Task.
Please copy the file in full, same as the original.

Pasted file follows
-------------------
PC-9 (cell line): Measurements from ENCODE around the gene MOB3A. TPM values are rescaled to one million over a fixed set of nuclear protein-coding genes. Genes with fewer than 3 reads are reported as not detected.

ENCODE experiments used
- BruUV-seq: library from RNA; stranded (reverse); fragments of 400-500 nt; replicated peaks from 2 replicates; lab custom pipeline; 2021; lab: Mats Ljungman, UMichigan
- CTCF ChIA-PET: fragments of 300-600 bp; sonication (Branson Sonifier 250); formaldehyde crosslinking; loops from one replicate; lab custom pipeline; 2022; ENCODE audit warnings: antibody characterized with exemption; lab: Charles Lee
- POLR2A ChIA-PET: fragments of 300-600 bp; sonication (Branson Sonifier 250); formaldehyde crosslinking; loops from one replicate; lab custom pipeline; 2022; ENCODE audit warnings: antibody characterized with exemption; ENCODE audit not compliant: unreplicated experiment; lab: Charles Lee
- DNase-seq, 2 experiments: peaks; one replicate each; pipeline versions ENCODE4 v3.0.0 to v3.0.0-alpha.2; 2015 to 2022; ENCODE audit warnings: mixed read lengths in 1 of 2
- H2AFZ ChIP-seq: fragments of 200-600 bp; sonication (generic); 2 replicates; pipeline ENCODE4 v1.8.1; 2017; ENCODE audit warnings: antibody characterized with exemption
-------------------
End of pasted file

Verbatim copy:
PC-9 (cell line): Measurements from ENCODE around the gene MOB3A. TPM values are rescaled to one million over a fixed set of nuclear protein-coding genes. Genes with fewer than 3 reads are reported as not detected.

ENCODE experiments used
- BruUV-seq: library from RNA; stranded (reverse); fragments of 400-500 nt; replicated peaks from 2 replicates; lab custom pipeline; 2021; lab: Mats Ljungman, UMichigan
- CTCF ChIA-PET: fragments of 300-600 bp; sonication (Branson Sonifier 250); formaldehyde crosslinking; loops from one replicate; lab custom pipeline; 2022; ENCODE audit warnings: antibody characterized with exemption; lab: Charles Lee
- POLR2A ChIA-PET: fragments of 300-600 bp; sonication (Branson Sonifier 250); formaldehyde crosslinking; loops from one replicate; lab custom pipeline; 2022; ENCODE audit warnings: antibody characterized with exemption; ENCODE audit not compliant: unreplicated experiment; lab: Charles Lee
- DNase-seq, 2 experiments: peaks; one replicate each; pipeline versions ENCODE4 v3.0.0 to v3.0.0-alpha.2; 2015 to 2022; ENCODE audit warnings: mixed read lengths in 1 of 2
- H2AFZ ChIP-seq: fragments of 200-600 bp; sonication (generic); 2 replicates; pipeline ENCODE4 v1.8.1; 2017; ENCODE audit warnings: antibody characterized with exemption